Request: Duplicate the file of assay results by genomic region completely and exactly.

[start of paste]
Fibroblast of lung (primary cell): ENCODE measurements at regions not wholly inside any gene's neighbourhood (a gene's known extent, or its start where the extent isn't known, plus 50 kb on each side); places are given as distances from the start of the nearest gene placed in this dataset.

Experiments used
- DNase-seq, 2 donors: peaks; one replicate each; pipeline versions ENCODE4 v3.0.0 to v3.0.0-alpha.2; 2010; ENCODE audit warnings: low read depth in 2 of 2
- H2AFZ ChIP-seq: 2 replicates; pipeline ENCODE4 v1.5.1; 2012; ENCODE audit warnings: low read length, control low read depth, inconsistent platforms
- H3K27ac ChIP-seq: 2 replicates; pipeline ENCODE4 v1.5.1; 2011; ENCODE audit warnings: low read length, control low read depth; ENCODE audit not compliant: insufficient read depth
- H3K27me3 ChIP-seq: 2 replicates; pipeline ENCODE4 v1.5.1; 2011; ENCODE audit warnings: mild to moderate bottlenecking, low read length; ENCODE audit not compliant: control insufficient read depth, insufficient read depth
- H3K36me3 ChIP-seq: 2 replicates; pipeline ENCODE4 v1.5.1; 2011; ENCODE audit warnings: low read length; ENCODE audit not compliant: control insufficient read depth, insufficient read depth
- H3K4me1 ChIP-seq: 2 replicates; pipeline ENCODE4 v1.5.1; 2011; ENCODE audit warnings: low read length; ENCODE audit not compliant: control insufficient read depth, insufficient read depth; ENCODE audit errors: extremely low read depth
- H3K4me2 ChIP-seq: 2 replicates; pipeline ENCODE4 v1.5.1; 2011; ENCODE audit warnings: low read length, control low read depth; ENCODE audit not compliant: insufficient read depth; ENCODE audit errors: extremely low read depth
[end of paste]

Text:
Fibroblast of lung (primary cell): ENCODE measurements at regions not wholly inside any gene's neighbourhood (a gene's known extent, or its start where the extent isn't known, plus 50 kb on each side); places are given as distances from the start of the nearest gene placed in this dataset.

Experiments used
- DNase-seq, 2 donors: peaks; one replicate each; pipeline versions ENCODE4 v3.0.0 to v3.0.0-alpha.2; 2010; ENCODE audit warnings: low read depth in 2 of 2
- H2AFZ ChIP-seq: 2 replicates; pipeline ENCODE4 v1.5.1; 2012; ENCODE audit warnings: low read length, control low read depth, inconsistent platforms
- H3K27ac ChIP-seq: 2 replicates; pipeline ENCODE4 v1.5.1; 2011; ENCODE audit warnings: low read length, control low read depth; ENCODE audit not compliant: insufficient read depth
- H3K27me3 ChIP-seq: 2 replicates; pipeline ENCODE4 v1.5.1; 2011; ENCODE audit warnings: mild to moderate bottlenecking, low read length; ENCODE audit not compliant: control insufficient read depth, insufficient read depth
- H3K36me3 ChIP-seq: 2 replicates; pipeline ENCODE4 v1.5.1; 2011; ENCODE audit warnings: low read length; ENCODE audit not compliant: control insufficient read depth, insufficient read depth
- H3K4me1 ChIP-seq: 2 replicates; pipeline ENCODE4 v1.5.1; 2011; ENCODE audit warnings: low read length; ENCODE audit not compliant: control insufficient read depth, insufficient read depth; ENCODE audit errors: extremely low read depth
- H3K4me2 ChIP-seq: 2 replicates; pipeline ENCODE4 v1.5.1; 2011; ENCODE audit warnings: low read length, control low read depth; ENCODE audit not compliant: insufficient read depth; ENCODE audit errors: extremely low read depth